Jolene Stubbs had put her son on a bus from El Paso to Fargo in early June. He was to work for a construction company with his cousin, who lived in Fargo. The company sent the two to Dickinson. Neither Jolene Stubbs nor her sister-in-law, Julie Stubbs, knew the company’s name.

Despite reports that Edward Stubbs had stopped at his cousin’s apartment June 20, detectives from both the Fargo and Dickinson police departments said Tuesday there is no definitive evidence that ever happened.


Tim Hortons coming to N.D.

GRAND FORKS, N.D. -- Tim Hortons, the quintessential Canadian quick-serve coffee and bakery chain, is coming to Grand Forks.

The restaurant is expected to be open by the end of the year across the street from the Alerus Center and Canad Inns events center complex.

It will be first of several Tim Hortons that will be developed in Grand Forks, according to Jenny Arel, business development and marketing director with Icon Architectural Group, a Grand Forks firm that is developing the location.

Icon and other business partners will own the local Tim Hortons franchise, as well as others that are expected to be developed in North Dakota, Minnesota and South Dakota.

Plans include a Fargo store, and Arel said a group from Icon and some Tim Hortons executives visited there Tuesday.

When it opens, Grand Forks will be the farthest-west U.S. location for the chain. It currently is in 11 states: Delaware, Indiana, Kentucky, Maine, Maryland, Michigan, New York, Ohio, Pennsylvania, Virginia and West Virginia.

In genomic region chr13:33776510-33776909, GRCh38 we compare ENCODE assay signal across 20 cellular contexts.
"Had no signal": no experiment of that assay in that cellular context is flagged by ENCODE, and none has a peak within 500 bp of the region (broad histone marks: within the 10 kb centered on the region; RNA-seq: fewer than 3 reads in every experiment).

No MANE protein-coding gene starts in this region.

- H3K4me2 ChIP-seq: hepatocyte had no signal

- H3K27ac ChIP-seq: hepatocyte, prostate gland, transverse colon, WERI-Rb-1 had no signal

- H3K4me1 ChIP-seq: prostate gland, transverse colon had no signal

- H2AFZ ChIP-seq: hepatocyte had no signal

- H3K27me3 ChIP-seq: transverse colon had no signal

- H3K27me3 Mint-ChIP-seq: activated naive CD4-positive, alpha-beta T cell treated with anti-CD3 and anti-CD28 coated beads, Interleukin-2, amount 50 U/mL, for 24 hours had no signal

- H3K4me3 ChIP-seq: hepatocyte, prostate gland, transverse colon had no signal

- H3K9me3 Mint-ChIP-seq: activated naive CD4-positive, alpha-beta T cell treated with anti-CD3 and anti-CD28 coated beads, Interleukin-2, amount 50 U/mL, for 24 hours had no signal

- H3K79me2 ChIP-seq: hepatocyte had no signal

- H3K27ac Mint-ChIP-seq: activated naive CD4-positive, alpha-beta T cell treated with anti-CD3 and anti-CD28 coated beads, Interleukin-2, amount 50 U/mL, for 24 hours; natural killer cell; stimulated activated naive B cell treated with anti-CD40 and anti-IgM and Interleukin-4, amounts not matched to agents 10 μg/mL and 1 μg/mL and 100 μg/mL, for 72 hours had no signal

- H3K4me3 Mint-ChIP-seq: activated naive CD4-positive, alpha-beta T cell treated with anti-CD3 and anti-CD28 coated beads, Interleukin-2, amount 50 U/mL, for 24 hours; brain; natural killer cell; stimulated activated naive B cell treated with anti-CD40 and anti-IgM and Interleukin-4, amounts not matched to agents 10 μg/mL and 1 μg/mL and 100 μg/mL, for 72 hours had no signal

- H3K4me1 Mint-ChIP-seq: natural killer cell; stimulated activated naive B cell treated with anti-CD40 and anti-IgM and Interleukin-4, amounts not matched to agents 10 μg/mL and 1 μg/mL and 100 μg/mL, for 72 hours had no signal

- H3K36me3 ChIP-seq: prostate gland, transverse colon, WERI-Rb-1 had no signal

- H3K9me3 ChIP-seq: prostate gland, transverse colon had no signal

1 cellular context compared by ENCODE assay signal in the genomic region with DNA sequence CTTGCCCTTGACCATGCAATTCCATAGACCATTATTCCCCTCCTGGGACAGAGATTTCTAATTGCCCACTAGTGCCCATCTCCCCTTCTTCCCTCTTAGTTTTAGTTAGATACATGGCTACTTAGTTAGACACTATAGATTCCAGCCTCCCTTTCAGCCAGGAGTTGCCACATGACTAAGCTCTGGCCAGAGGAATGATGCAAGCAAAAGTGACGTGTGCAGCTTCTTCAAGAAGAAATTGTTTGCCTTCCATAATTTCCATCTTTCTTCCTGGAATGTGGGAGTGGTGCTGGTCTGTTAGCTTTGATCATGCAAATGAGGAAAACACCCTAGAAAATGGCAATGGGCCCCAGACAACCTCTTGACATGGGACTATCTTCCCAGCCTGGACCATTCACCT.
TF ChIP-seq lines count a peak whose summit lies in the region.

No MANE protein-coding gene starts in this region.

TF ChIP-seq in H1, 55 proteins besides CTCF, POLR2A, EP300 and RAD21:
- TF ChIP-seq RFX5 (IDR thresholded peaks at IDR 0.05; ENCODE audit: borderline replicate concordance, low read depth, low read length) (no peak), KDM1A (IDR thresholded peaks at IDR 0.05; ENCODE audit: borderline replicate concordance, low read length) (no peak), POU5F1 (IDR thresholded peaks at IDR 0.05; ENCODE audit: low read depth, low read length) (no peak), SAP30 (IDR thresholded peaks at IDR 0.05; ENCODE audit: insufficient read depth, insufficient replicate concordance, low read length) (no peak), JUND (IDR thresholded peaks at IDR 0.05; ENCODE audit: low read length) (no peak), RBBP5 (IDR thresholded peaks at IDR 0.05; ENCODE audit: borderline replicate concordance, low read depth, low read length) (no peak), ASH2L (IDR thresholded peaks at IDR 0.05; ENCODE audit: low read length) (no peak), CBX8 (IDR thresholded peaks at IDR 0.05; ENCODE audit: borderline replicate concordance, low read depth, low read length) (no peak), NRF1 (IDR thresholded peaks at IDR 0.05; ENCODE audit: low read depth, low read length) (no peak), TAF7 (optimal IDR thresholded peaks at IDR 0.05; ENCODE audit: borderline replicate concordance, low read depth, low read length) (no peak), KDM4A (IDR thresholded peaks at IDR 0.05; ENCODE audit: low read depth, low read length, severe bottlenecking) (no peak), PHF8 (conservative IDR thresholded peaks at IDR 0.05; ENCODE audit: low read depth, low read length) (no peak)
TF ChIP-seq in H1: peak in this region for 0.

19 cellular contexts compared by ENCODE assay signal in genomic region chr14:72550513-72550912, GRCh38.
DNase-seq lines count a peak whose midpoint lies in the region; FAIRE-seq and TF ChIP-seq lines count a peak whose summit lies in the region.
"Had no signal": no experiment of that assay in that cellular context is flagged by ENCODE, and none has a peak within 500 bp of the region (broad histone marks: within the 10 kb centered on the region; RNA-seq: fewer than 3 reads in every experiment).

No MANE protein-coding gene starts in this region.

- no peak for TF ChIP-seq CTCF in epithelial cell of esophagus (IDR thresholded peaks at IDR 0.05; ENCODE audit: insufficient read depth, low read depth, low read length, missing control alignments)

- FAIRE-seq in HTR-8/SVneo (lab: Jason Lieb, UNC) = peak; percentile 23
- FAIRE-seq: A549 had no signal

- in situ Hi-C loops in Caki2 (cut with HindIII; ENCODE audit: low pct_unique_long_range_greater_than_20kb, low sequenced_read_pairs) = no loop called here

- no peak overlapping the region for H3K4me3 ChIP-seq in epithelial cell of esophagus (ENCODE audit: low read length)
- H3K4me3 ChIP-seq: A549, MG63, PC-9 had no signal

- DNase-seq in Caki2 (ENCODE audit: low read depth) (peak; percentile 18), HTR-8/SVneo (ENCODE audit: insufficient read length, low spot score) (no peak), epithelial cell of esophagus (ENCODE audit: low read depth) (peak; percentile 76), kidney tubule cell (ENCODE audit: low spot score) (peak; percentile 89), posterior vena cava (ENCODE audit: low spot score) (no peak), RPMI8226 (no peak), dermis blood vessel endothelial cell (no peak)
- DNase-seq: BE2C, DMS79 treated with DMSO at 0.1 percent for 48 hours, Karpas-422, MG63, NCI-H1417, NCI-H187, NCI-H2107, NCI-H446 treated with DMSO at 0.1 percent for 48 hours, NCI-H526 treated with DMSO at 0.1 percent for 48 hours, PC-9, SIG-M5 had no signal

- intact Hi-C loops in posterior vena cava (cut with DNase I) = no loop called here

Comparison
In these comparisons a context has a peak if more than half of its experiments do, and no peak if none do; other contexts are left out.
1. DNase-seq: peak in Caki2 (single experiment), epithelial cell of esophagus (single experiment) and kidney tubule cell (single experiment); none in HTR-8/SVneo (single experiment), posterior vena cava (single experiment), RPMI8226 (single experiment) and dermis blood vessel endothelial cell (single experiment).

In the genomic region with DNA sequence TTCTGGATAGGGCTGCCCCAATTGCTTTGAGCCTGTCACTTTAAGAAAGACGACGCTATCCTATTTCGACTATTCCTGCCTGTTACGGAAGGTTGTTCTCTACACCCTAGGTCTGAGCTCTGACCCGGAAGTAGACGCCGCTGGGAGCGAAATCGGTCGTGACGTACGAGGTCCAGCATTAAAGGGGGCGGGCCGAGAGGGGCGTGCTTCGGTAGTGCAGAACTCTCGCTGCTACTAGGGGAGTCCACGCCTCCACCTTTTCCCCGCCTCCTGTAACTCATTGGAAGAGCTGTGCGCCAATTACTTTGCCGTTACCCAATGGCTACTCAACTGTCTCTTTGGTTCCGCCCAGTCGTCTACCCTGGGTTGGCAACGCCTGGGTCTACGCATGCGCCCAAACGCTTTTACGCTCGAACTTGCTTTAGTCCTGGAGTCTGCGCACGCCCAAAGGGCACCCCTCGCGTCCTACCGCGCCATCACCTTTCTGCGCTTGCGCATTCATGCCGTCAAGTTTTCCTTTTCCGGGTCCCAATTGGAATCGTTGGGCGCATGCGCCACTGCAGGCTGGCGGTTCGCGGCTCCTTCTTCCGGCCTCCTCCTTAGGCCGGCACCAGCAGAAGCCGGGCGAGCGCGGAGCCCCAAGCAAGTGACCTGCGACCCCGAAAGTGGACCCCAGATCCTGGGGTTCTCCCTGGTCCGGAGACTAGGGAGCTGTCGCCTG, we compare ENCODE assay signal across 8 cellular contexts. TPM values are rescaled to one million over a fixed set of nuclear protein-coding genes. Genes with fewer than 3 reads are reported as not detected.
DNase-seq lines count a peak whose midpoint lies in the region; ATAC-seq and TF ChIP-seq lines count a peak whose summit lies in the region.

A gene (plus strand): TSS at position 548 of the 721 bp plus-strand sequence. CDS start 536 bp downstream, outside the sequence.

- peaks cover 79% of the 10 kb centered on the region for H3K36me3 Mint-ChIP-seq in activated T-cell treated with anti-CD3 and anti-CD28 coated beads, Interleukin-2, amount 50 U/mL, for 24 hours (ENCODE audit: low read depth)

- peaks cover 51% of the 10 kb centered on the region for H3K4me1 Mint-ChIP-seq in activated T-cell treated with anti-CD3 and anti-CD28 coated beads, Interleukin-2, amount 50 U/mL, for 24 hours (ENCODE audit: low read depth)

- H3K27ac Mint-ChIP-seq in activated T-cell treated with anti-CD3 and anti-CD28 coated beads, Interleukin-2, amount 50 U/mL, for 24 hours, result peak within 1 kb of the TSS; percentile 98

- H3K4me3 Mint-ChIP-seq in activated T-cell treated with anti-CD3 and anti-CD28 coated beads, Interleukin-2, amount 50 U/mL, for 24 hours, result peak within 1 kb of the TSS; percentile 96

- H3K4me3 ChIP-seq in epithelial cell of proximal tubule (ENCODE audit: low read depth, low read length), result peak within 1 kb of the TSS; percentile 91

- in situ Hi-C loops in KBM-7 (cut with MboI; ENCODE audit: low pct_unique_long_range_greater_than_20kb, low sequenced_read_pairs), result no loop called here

South Dakota

Farm Bureau head: Keep nutrition in farm bill

MITCHELL, S.D. -- American Farm Bureau Federation President Bob Stallman says a nutrition program should be part of the new farm bill.

He spoke to about 40 people on the first day of the Dakotafest agricultural trade show Tuesday. Stallman said his organization believes the Supplemental Nutrition Assistance Program, formerly known as the food stamp program, must be part of a new farm bill for lawmakers to come together to pass the overall bill.

“We believe those who want reform in the nutrition program need to get together and craft something that puts our nutrition programs on a better path than they are on now,” said Stallman, a rice and cattle producer from Columbus, Texas. “But then put that back in the with farm bill. The point is, taking it out means the farm bill won’t get passed. It’s a political reality.”

In May, the Senate passed a version of the bill providing funds for nutrition and farm programs for the next five years. The House rejected a similar full version in June, and then approved a version in July that focused only on farming and excluded nutrition programs.

Stallman, who took over as Farm Bureau president in 2000, said the three biggest reasons why a new, five-year farm bill needs to be passed are certainty for the future, policy reform and improvement, and addressing the national deficit.


Jeff Holmquist
Jeff Holmquist has been managing editor of the New Richmond News since 2004. He holds a bachelor's degree in journalism and business administration from the University of Wisconsin-River Falls. He has previously worked as editor in Wadena, Minn.; Detroit Lakes, Minn.; Hutchinson, Minn.; and Bloomington, Minn. He also was previously owner of the Osceola Sun, Stillwater Courier and Scandia Messenger along with his wife. Together they previously founded and published The Old Times newspaper for antiques and collectibles collectors; and Up!, a Christian magazine of hope and encouragement.